Why Not to Run a Demo

PHD Games writer Chris Strecker wrote up a little editorial on why running a demo for a game might not be a good idea. Though having read the article, titling it “When Not to Run a Demo” would be a bit more appropriate, as the “why” is pretty much, “you don’t have your full attention devoted to the demo because you’re busy.” But it’s a good, quick read. So check it out.

Do you have any demo horror stories? I know I’ve had a few. Share yours below.


From the article:

Most game store owners know why running an in-store demo is a good thing. Running a good demo of a game will generate better sell through for that game and build consumer confidence. Running a demo is not a fire and forget type of thing, however. Just because you run a demo, does not mean that you will have more sales. If the demo is run poorly, it can have the opposite effect and in fact turn customers away from that game or they may lose confidence in your vast gaming knowledge all together.

  • So I’ll start.
    Just for the sake of non-biased-ness, names of games and people involved will be removed.

    But anyway, a good friend of mine was trying to teach me a game that he really loved and had been excited about for a while. The game was still relatively new, and he was big on evangelizing new people to it. So I gave it a shot. So starter armies were set up and I take the first turn, moving my biggest piece forward a little bit. My friend moves a couple of his pieces forward and goes, “well, looks like I can take an extreme long range shot at your model there. So an attack works like *explanation of attacks*” Ok, it sounded fine, so he picked up some dice and then proceeded to basically wreck my piece that was more than 1/3 of my army’s points (remember, small, starter armies). At that point, I basically “checked out.” I realized then and there that if such a thing were possible right away in the game, it wasn’t the one for me. Unfortunately, my friend was still in “upbeat, demo-giver mode” and couldn’t quite read my expression of “I’m done with this game. Thanks, but no thanks.” I even tried with, “Well, looks like things are pretty much wrapped up for me,” but he just countered with “well, but you could potentially do the same back to me!” Which, of course, wasn’t really possible, considering what I had left on the table. And he just continued to be just so… happy and excited. It’d be like kicking a puppy if I said, “dude, this game’s terrible. Just stop.” So I was looking for any other way to let him know I was finished. Things like, “oh… well… you take your turn, I guess. I’m going to watch this other game over here. Lemme know when you’re done. I’ll just be at the next table over.”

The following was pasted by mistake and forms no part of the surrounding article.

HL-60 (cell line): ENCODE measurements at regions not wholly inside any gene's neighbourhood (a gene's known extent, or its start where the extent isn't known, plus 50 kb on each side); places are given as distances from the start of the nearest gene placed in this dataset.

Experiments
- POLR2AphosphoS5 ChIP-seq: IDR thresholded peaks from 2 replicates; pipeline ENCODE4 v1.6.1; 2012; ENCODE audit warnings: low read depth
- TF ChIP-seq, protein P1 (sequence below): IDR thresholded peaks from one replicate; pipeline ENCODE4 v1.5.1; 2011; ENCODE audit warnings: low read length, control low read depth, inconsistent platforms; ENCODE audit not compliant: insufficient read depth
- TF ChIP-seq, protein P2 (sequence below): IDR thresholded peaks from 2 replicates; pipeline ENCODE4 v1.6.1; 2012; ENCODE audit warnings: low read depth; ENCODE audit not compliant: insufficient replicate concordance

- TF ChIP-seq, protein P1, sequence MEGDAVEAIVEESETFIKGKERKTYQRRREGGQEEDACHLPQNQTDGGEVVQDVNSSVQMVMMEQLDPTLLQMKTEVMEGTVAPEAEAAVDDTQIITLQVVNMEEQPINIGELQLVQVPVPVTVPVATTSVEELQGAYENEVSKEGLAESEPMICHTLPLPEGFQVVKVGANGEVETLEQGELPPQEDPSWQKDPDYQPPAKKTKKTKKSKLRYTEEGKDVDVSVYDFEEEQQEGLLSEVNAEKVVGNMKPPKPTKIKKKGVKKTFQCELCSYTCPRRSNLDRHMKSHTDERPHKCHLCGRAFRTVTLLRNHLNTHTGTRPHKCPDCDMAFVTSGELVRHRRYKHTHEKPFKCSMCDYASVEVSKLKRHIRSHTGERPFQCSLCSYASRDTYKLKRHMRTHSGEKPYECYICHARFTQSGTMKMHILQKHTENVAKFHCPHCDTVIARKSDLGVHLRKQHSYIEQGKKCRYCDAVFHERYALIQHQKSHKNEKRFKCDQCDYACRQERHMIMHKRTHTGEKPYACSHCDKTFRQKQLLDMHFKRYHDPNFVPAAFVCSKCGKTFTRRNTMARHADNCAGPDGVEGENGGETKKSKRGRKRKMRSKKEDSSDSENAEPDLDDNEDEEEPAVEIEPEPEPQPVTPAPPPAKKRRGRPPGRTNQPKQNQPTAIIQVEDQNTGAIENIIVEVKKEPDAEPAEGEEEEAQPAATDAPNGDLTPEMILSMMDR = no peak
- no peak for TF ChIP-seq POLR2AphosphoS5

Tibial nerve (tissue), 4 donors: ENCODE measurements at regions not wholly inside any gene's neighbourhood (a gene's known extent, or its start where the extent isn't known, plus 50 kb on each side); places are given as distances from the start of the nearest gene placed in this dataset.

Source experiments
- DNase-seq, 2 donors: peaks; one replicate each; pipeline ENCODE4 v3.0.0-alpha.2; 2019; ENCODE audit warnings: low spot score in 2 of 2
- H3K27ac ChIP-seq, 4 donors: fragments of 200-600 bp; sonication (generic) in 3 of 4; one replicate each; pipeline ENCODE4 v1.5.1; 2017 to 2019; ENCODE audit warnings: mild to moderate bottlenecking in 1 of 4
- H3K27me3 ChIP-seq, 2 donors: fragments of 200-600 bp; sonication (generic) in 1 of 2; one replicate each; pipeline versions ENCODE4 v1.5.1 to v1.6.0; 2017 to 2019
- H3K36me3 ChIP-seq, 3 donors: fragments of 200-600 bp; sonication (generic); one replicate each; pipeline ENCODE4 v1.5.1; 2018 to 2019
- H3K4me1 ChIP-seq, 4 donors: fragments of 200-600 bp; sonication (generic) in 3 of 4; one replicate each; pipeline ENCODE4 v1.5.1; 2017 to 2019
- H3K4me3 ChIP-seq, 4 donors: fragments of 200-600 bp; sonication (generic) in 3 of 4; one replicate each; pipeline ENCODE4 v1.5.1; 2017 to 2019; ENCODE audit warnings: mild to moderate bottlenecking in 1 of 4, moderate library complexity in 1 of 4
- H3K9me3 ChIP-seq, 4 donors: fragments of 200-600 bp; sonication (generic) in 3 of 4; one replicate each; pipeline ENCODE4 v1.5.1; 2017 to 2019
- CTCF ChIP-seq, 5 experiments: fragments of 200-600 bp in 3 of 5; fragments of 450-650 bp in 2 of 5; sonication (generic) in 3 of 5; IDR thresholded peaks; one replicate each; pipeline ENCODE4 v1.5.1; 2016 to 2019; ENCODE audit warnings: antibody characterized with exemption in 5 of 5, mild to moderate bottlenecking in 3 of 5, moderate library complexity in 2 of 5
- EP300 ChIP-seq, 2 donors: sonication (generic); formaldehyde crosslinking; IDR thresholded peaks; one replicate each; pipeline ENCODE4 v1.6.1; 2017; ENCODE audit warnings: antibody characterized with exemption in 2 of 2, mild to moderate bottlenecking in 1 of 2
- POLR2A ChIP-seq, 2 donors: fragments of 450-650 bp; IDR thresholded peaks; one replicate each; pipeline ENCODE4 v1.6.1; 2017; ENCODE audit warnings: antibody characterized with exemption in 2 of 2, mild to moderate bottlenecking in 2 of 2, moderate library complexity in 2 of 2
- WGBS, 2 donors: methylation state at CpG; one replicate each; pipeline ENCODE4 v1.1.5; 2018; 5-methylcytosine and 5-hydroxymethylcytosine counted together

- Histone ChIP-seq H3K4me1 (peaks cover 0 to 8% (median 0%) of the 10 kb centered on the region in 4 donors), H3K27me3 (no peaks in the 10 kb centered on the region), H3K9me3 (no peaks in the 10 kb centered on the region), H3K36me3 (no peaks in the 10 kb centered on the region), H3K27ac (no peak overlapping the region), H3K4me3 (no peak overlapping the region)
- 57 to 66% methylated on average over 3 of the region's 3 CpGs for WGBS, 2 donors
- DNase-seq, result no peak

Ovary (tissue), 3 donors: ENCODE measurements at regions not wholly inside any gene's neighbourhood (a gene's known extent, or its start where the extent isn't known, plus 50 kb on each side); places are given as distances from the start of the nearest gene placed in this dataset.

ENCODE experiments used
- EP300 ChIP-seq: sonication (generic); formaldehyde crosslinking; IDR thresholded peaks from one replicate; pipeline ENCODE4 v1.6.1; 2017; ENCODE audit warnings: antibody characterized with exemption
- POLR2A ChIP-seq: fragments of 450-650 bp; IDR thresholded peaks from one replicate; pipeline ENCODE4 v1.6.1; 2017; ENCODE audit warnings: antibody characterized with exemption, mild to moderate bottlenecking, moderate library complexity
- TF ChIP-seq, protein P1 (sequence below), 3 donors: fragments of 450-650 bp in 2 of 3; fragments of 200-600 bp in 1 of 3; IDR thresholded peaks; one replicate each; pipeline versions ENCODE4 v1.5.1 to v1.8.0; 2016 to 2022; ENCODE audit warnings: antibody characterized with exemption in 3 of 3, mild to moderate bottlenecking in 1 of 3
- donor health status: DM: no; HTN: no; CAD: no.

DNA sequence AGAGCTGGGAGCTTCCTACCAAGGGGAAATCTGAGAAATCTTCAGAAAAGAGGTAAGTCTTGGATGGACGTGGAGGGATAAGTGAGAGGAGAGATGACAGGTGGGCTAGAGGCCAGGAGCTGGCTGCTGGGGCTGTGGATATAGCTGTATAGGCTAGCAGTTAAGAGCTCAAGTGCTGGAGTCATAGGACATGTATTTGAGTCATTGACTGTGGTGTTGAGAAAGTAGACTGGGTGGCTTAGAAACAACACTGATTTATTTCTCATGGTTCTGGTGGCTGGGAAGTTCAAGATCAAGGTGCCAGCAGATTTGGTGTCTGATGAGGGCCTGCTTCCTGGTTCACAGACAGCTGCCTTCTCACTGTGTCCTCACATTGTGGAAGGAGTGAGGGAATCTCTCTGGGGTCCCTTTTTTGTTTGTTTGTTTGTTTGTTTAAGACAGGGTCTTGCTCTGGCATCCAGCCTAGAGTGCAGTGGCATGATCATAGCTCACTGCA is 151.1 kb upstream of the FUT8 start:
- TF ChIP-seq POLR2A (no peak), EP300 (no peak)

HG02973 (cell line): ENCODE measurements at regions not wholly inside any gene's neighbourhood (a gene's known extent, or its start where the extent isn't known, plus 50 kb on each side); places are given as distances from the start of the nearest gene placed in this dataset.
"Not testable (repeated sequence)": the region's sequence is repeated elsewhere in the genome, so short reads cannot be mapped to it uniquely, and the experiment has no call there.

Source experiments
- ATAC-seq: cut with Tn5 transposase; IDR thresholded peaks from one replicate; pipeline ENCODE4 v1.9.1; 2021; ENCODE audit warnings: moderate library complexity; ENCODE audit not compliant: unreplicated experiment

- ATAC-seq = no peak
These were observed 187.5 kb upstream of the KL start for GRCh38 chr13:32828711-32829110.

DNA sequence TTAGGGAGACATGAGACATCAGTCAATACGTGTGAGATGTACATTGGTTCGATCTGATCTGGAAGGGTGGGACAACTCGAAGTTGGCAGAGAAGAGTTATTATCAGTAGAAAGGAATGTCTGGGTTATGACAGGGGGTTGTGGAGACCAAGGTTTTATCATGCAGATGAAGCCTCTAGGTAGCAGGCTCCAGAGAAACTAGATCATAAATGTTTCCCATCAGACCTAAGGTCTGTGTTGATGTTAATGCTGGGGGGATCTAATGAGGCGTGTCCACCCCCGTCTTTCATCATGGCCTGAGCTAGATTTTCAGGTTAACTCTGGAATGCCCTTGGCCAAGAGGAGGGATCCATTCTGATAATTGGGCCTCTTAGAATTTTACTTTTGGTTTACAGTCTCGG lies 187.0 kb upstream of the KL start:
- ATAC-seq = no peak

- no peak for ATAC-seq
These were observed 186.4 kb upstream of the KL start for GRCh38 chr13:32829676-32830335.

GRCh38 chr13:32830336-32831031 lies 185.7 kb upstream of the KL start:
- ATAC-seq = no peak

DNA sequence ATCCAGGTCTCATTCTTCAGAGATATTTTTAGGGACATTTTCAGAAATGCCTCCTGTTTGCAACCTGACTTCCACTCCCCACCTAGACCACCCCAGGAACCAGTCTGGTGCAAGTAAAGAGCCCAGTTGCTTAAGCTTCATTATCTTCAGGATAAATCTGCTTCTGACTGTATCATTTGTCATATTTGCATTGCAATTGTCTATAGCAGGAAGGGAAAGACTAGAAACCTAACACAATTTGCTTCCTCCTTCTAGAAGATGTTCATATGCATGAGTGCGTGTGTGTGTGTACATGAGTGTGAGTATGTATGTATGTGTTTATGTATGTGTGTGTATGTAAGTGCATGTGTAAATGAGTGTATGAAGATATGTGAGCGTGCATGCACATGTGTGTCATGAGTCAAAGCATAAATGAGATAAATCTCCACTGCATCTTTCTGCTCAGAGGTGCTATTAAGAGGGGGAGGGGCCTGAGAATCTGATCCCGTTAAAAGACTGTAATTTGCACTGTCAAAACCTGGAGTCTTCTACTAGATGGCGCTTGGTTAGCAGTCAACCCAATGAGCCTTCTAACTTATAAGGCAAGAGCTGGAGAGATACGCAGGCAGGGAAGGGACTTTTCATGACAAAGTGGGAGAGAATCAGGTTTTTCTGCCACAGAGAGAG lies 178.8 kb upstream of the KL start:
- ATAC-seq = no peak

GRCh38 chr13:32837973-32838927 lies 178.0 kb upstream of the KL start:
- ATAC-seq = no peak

So yeah, the demo continued with me being wiped off the board while I did merely superficial damage to his stuff.
    Needless to say, I didn’t end up buying into the game. And I only partially blame my friend for running the bad demo. It was really the game mechanics that killed the game for me. But yeah, my friend not realizing that I was finished, but wanted to continue to press on certainly didn’t help any.

    • ejazzyjeff

      I’ve been through a few game demos like that. I don’t expect you to hold my hand and let me win, but at least give me a chance. When I have done demos, I explain my moves/actions and I will give the player their options of what they can do and what would probably be the best one for them. I try to give the advantage of the player winning, without just handing it to them.

      • Yeah. I wasn’t expecting him to just roll over. He was a good friend of mine and I did want a bit of a “real game” demo out of it. It’s just that the game mechanics messed that up by having it be so an opening salvo shot could spiral into a “well, that just won me the game right there with that single roll” sort of thing.

        • CrazyFish

          He didn’t fail the demo by crushing your model. He failed because he didn’t pull the “woops, I nuked your model, let’s do a re-roll”, especially if it took really hot dice to do what he did. However, if it’s pretty common place to see damage like you got, then yeah… that’s a bad system.

          • Naw- the demo was successful, unless the demo-er screwed up the rules. It expressed some things about the game’s mechanics to Polar Bear. PB just wasn’t interested in it.

            And that’s ok.

            I remember my first demo of a game I still play often I got wiped out pretty bad. But I knew things about the game, and decided that I liked them (I got a starter box, and beat the same player the next week).

  • diehard4adventure

    Now, the way I see it, were I to have been running that demo, at the time you moved that big model I’d have said hey bud, you might want to reconsider that as if you were to move there I could potentially nuke that model in my next turn. But having run more than a few demos myself I will admit it’s never a cut and dry thing and really does require your full attention (and often more than a little tact!)